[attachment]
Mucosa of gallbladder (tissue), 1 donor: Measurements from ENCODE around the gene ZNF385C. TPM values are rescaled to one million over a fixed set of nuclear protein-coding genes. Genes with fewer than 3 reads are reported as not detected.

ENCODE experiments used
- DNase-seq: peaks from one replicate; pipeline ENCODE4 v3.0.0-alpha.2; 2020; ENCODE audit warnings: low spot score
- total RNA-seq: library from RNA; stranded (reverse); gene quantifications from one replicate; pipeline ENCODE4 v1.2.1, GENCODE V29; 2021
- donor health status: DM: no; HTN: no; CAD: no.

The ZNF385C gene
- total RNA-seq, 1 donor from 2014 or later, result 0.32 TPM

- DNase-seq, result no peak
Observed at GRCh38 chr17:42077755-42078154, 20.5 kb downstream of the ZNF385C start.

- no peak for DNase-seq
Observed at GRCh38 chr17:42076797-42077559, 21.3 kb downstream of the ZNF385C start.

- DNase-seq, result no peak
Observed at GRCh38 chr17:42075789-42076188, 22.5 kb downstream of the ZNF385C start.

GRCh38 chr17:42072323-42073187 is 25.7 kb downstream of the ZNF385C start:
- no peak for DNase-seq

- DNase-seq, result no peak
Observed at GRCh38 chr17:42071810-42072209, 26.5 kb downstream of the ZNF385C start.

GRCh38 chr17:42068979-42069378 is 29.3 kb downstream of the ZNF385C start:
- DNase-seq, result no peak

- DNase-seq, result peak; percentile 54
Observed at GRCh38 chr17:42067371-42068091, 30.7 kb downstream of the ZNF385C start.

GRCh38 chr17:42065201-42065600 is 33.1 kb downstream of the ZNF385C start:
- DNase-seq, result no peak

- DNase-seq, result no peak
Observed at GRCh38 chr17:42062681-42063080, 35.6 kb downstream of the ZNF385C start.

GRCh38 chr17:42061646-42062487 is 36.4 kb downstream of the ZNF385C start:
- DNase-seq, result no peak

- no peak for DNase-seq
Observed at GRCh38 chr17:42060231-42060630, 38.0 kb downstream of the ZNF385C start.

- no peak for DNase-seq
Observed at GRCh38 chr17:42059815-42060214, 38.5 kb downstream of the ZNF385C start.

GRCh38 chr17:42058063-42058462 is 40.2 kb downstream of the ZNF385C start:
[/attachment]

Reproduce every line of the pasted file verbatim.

Mucosa of gallbladder (tissue), 1 donor: Measurements from ENCODE around the gene ZNF385C. TPM values are rescaled to one million over a fixed set of nuclear protein-coding genes. Genes with fewer than 3 reads are reported as not detected.

ENCODE experiments used
- DNase-seq: peaks from one replicate; pipeline ENCODE4 v3.0.0-alpha.2; 2020; ENCODE audit warnings: low spot score
- total RNA-seq: library from RNA; stranded (reverse); gene quantifications from one replicate; pipeline ENCODE4 v1.2.1, GENCODE V29; 2021
- donor health status: DM: no; HTN: no; CAD: no.

The ZNF385C gene
- total RNA-seq, 1 donor from 2014 or later, result 0.32 TPM

- DNase-seq, result no peak
Observed at GRCh38 chr17:42077755-42078154, 20.5 kb downstream of the ZNF385C start.

- no peak for DNase-seq
Observed at GRCh38 chr17:42076797-42077559, 21.3 kb downstream of the ZNF385C start.

- DNase-seq, result no peak
Observed at GRCh38 chr17:42075789-42076188, 22.5 kb downstream of the ZNF385C start.

GRCh38 chr17:42072323-42073187 is 25.7 kb downstream of the ZNF385C start:
- no peak for DNase-seq

- DNase-seq, result no peak
Observed at GRCh38 chr17:42071810-42072209, 26.5 kb downstream of the ZNF385C start.

GRCh38 chr17:42068979-42069378 is 29.3 kb downstream of the ZNF385C start:
- DNase-seq, result no peak

- DNase-seq, result peak; percentile 54
Observed at GRCh38 chr17:42067371-42068091, 30.7 kb downstream of the ZNF385C start.

GRCh38 chr17:42065201-42065600 is 33.1 kb downstream of the ZNF385C start:
- DNase-seq, result no peak

- DNase-seq, result no peak
Observed at GRCh38 chr17:42062681-42063080, 35.6 kb downstream of the ZNF385C start.

GRCh38 chr17:42061646-42062487 is 36.4 kb downstream of the ZNF385C start:
- DNase-seq, result no peak

- no peak for DNase-seq
Observed at GRCh38 chr17:42060231-42060630, 38.0 kb downstream of the ZNF385C start.

- no peak for DNase-seq
Observed at GRCh38 chr17:42059815-42060214, 38.5 kb downstream of the ZNF385C start.

GRCh38 chr17:42058063-42058462 is 40.2 kb downstream of the ZNF385C start: